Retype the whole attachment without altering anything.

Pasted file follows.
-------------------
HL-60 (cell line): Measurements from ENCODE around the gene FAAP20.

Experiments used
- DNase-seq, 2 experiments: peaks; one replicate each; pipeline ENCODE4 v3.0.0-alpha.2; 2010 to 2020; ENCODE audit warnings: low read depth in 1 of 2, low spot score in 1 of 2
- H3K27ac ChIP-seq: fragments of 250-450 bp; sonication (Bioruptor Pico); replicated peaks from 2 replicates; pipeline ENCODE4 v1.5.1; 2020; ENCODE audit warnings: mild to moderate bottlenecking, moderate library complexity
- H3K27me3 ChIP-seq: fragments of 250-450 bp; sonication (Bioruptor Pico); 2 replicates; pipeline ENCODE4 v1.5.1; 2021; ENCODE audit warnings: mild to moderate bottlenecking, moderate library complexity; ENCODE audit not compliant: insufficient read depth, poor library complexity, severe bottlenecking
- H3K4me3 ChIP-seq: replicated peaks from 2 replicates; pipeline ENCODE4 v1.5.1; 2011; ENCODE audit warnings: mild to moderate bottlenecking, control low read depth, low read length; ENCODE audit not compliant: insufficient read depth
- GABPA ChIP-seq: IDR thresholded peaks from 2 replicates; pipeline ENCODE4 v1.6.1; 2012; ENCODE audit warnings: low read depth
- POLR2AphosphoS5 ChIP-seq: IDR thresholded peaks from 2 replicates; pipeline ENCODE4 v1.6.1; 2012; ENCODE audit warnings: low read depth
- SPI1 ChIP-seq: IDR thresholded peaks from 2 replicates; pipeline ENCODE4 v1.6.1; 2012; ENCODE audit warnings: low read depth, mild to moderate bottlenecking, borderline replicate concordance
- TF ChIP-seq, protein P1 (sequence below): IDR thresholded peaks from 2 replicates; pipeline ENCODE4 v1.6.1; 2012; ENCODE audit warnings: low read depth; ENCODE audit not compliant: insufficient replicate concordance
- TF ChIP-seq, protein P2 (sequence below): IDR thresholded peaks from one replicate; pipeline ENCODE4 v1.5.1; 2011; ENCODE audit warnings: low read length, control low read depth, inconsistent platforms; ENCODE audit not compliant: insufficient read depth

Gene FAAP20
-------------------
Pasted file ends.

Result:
HL-60 (cell line): Measurements from ENCODE around the gene FAAP20.

Experiments used
- DNase-seq, 2 experiments: peaks; one replicate each; pipeline ENCODE4 v3.0.0-alpha.2; 2010 to 2020; ENCODE audit warnings: low read depth in 1 of 2, low spot score in 1 of 2
- H3K27ac ChIP-seq: fragments of 250-450 bp; sonication (Bioruptor Pico); replicated peaks from 2 replicates; pipeline ENCODE4 v1.5.1; 2020; ENCODE audit warnings: mild to moderate bottlenecking, moderate library complexity
- H3K27me3 ChIP-seq: fragments of 250-450 bp; sonication (Bioruptor Pico); 2 replicates; pipeline ENCODE4 v1.5.1; 2021; ENCODE audit warnings: mild to moderate bottlenecking, moderate library complexity; ENCODE audit not compliant: insufficient read depth, poor library complexity, severe bottlenecking
- H3K4me3 ChIP-seq: replicated peaks from 2 replicates; pipeline ENCODE4 v1.5.1; 2011; ENCODE audit warnings: mild to moderate bottlenecking, control low read depth, low read length; ENCODE audit not compliant: insufficient read depth
- GABPA ChIP-seq: IDR thresholded peaks from 2 replicates; pipeline ENCODE4 v1.6.1; 2012; ENCODE audit warnings: low read depth
- POLR2AphosphoS5 ChIP-seq: IDR thresholded peaks from 2 replicates; pipeline ENCODE4 v1.6.1; 2012; ENCODE audit warnings: low read depth
- SPI1 ChIP-seq: IDR thresholded peaks from 2 replicates; pipeline ENCODE4 v1.6.1; 2012; ENCODE audit warnings: low read depth, mild to moderate bottlenecking, borderline replicate concordance
- TF ChIP-seq, protein P1 (sequence below): IDR thresholded peaks from 2 replicates; pipeline ENCODE4 v1.6.1; 2012; ENCODE audit warnings: low read depth; ENCODE audit not compliant: insufficient replicate concordance
- TF ChIP-seq, protein P2 (sequence below): IDR thresholded peaks from one replicate; pipeline ENCODE4 v1.5.1; 2011; ENCODE audit warnings: low read length, control low read depth, inconsistent platforms; ENCODE audit not compliant: insufficient read depth

Gene FAAP20